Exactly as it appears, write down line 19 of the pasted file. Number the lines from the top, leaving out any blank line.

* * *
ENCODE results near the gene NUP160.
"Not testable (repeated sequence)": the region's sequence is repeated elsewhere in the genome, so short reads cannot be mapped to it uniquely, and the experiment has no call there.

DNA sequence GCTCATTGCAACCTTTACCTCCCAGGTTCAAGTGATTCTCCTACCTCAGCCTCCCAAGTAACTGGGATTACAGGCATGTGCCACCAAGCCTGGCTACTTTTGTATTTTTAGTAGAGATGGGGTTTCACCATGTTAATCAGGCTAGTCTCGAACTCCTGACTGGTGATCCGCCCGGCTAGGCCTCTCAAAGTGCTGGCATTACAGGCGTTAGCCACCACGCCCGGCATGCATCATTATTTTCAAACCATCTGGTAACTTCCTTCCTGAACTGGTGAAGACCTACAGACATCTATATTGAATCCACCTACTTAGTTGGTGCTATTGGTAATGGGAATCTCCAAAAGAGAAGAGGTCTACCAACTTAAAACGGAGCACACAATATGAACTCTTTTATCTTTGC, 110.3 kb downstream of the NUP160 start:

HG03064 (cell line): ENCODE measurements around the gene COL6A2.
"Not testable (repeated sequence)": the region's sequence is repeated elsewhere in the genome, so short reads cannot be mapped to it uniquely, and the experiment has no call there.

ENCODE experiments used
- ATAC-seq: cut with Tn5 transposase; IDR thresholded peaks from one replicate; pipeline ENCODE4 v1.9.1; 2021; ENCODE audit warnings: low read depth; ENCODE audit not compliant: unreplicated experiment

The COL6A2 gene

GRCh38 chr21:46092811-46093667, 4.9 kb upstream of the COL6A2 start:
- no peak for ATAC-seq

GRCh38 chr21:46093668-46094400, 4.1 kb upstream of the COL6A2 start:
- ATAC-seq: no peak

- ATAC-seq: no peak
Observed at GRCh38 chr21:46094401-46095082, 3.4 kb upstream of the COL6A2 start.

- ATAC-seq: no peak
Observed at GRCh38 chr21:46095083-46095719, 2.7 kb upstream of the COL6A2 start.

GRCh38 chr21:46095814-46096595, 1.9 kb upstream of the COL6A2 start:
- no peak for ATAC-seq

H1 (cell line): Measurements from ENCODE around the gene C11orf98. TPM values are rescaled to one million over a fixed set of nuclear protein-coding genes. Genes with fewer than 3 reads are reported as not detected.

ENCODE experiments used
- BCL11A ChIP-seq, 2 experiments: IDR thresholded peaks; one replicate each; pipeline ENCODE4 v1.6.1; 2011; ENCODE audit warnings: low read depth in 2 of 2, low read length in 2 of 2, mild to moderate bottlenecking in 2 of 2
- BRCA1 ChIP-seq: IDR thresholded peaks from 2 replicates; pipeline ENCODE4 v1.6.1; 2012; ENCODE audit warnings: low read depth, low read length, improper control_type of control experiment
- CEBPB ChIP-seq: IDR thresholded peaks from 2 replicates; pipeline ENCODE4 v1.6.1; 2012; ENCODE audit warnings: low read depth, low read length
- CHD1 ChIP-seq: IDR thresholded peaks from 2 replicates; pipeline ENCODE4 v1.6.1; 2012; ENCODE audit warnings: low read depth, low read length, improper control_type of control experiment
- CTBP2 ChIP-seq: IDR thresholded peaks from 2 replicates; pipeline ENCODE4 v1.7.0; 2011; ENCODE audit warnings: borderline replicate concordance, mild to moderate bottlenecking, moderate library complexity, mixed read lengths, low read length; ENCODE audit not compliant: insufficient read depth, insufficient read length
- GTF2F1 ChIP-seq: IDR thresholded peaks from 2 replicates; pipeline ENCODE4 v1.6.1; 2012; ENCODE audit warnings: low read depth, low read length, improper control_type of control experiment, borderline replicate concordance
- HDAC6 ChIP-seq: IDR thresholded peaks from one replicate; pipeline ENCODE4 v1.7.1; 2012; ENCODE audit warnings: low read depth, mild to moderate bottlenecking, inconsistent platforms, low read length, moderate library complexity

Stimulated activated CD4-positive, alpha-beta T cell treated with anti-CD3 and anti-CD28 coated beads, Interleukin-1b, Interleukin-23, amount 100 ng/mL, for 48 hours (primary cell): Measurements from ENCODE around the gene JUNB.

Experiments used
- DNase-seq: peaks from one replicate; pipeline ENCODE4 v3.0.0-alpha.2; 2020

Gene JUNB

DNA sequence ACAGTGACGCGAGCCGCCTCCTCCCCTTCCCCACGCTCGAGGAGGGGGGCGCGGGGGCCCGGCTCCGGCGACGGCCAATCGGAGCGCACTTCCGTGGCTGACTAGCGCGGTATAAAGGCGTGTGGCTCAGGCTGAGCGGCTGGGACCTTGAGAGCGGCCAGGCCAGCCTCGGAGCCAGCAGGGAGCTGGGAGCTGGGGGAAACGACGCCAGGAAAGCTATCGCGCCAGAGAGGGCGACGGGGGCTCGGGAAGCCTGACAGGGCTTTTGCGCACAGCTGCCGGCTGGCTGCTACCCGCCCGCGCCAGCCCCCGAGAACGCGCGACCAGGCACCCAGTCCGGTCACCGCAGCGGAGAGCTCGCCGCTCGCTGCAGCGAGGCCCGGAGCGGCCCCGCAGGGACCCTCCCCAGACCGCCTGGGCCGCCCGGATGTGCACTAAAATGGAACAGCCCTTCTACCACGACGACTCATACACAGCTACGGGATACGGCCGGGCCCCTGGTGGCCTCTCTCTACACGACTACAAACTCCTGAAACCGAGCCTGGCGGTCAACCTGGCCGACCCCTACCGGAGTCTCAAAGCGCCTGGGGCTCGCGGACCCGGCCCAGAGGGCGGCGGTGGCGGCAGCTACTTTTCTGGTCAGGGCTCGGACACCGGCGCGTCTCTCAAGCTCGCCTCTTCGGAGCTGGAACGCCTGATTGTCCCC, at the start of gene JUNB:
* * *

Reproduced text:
H1 (cell line): Measurements from ENCODE around the gene C11orf98. TPM values are rescaled to one million over a fixed set of nuclear protein-coding genes. Genes with fewer than 3 reads are reported as not detected.